gms | German Medical Science

63. Jahrestagung der Deutschen Gesellschaft für Neurochirurgie (DGNC)
Joint Meeting mit der Japanischen Gesellschaft für Neurochirurgie (JNS)

Deutsche Gesellschaft für Neurochirurgie (DGNC) e. V.

13. - 16. Juni 2012, Leipzig

Morphological aspects of 151 operatively treated MCA aneurysms – Impact on surgical treatment strategy

Meeting Abstract

  • K. Steib - Klinik für Neurochirurgie, Universitätsklinikum Regensburg
  • M. Proescholdt - Klinik für Neurochirurgie, Universitätsklinikum Regensburg
  • A. Brawanski - Klinik für Neurochirurgie, Universitätsklinikum Regensburg
  • K.M. Schebesch - Klinik für Neurochirurgie, Universitätsklinikum Regensburg

Deutsche Gesellschaft für Neurochirurgie. Japanische Gesellschaft für Neurochirurgie. 63. Jahrestagung der Deutschen Gesellschaft für Neurochirurgie (DGNC), Joint Meeting mit der Japanischen Gesellschaft für Neurochirurgie (JNS). Leipzig, 13.-16.06.2012. Düsseldorf: German Medical Science GMS Publishing House; 2012. DocSA.06.02

doi: 10.3205/12dgnc333, urn:nbn:de:0183-12dgnc3332

Veröffentlicht: 4. Juni 2012

© 2012 Steib et al.
Dieser Artikel ist ein Open Access-Artikel und steht unter den Creative Commons Lizenzbedingungen ( Er darf vervielfältigt, verbreitet und öffentlich zugänglich gemacht werden, vorausgesetzt dass Autor und Quelle genannt werden.



Objective: Treatment of MCA aneurysms, ruptured or innocent, is the domain of vascular neurosurgery. The surgical success is strongly depending on individual characteristics as age and general condition but is also due to morphological and anatomical aspects of the aneurysm and its parent artery. The preoperative identification of radiologically assessed features is most valuable in the context of planning the surgical strategy. In this retrospective analysis, we correlate pre- and inraoperative findings with the short-term outcome in 151 MCA aneurysms.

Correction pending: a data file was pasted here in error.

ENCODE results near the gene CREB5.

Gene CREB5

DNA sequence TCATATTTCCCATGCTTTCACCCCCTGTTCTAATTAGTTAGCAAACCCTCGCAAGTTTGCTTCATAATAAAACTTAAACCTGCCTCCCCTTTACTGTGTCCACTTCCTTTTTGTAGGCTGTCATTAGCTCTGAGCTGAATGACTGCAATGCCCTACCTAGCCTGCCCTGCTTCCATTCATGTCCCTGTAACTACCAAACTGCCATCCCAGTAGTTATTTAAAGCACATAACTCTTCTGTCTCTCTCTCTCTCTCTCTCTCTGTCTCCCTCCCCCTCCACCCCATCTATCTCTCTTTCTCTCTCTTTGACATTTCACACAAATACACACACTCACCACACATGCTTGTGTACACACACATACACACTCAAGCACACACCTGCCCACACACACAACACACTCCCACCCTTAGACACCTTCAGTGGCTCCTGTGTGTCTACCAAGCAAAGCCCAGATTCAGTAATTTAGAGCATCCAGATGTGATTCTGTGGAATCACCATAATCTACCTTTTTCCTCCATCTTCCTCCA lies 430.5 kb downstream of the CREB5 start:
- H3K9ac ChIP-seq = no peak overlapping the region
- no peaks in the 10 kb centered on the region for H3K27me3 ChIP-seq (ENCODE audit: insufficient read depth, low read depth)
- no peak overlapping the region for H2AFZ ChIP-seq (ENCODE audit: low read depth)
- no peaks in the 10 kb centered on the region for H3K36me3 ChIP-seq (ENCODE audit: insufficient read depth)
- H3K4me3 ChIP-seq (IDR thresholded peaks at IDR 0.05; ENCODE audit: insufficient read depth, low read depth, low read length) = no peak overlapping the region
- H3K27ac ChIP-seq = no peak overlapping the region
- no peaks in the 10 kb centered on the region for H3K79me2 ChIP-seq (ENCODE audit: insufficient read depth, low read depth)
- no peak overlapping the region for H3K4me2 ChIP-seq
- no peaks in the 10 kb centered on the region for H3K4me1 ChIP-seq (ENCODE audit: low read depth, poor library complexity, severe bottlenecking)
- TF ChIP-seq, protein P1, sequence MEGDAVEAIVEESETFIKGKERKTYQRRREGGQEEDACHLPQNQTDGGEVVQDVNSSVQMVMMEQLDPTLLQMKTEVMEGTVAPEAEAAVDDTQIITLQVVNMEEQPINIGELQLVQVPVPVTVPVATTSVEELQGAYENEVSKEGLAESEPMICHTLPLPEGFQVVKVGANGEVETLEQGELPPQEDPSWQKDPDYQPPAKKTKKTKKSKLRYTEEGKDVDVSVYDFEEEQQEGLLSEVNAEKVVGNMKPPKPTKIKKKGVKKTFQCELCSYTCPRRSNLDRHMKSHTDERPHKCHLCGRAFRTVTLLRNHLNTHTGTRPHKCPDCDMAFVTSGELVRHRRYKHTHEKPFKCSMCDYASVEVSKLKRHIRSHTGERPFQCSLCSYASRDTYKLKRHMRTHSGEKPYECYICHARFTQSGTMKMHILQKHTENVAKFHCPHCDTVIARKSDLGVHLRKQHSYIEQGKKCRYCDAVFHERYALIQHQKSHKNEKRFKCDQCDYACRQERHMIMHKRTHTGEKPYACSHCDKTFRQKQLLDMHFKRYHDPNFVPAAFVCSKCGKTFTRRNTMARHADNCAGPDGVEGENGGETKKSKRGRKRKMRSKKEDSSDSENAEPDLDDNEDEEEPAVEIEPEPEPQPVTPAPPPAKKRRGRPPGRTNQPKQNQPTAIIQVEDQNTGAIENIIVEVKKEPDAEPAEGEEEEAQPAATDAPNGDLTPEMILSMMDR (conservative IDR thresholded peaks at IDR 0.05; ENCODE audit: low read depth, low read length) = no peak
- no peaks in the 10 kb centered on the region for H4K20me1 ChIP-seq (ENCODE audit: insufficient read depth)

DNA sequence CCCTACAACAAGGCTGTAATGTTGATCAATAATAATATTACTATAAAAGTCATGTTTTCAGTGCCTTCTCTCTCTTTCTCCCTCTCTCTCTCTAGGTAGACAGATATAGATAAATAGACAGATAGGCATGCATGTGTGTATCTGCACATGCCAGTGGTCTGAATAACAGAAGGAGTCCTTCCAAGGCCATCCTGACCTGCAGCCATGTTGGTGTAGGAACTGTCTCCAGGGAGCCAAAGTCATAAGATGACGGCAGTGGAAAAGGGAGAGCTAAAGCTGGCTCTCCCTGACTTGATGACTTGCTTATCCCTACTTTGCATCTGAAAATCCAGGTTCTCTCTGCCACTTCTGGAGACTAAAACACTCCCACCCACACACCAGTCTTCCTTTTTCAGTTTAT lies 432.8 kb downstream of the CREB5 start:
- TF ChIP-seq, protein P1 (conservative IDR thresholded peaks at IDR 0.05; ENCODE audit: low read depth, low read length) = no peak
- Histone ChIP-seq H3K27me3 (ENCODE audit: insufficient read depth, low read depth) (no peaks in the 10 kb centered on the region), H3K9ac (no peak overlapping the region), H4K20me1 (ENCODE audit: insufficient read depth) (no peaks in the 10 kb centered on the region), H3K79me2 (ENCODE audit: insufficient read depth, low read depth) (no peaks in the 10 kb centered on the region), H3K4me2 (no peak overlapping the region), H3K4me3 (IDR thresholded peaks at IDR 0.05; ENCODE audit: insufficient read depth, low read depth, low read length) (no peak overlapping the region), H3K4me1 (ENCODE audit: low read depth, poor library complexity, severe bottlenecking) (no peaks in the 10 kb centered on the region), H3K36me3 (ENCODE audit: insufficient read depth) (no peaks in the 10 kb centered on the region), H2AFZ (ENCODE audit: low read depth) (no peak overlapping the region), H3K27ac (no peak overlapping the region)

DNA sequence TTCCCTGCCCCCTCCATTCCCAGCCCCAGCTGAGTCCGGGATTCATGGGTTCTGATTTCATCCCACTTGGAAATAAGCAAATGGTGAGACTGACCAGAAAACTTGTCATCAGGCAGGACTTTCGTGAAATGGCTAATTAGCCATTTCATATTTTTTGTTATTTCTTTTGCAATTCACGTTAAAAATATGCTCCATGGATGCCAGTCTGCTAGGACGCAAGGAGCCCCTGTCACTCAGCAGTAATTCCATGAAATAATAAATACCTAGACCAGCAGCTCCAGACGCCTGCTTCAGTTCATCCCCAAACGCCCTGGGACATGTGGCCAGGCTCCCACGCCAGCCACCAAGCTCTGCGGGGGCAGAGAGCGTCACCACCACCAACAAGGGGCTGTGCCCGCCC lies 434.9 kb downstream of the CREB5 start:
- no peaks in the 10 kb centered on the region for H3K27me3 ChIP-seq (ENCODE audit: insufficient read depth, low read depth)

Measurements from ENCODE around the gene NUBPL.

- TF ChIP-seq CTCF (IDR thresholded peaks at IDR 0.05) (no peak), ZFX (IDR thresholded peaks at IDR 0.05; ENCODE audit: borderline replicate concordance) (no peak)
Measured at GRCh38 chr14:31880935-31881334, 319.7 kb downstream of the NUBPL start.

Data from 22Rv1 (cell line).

Methods: We reviewed the charts and preoperative angiograms and CT-scans of 151 consecutive patients that experienced surgical treatment of at least one MCA aneurysm in our department. 69 patients presented with subarachnoid hemorrhage (SAH). We analyzed and statistically correlated the preoperative neurological condition, aneurysm morphology (shape, diameter, calcification, thrombi, adherent and branching vessels, neck/dome ratio, parent vessel diameter), surgical strategy (temporary clip, surgery time, intraoperative rupture) and postoperative neurological outcome.

Results: Multilobular aneuryms and aneurysms with a larger dome-basis distance ruptured significantly more frequently intraoperatively (p=0.005, p=0.01 resp.). The temporary clipping time was significantly longer in calcified aneurysms and aneurysms with branching vessels (p=0.041, p=0.001 resp.). Patients with immediate postoperative ischemia and consecutive neurological deterioration more frequently had multilobulated aneurysms, a larger maximal aneurysm diameter, a larger dome-basis distance and a larger neck and parent vessel diameter (p=0.008, p=0.032, p=0.046, p=0.013 and p=0.002, resp.). However, there was no difference in immediate postoperative ischemia between patients with SAH and non-SAH patients.

Conclusions: In this large series of exclusively surgically treated MCA aneurysms, we clearly identified morphological features that may be helpful in planning the surgical strategy. Basically, preoperative imaging should focus on shape and structure of the aneurysm and on the morphology of the environment.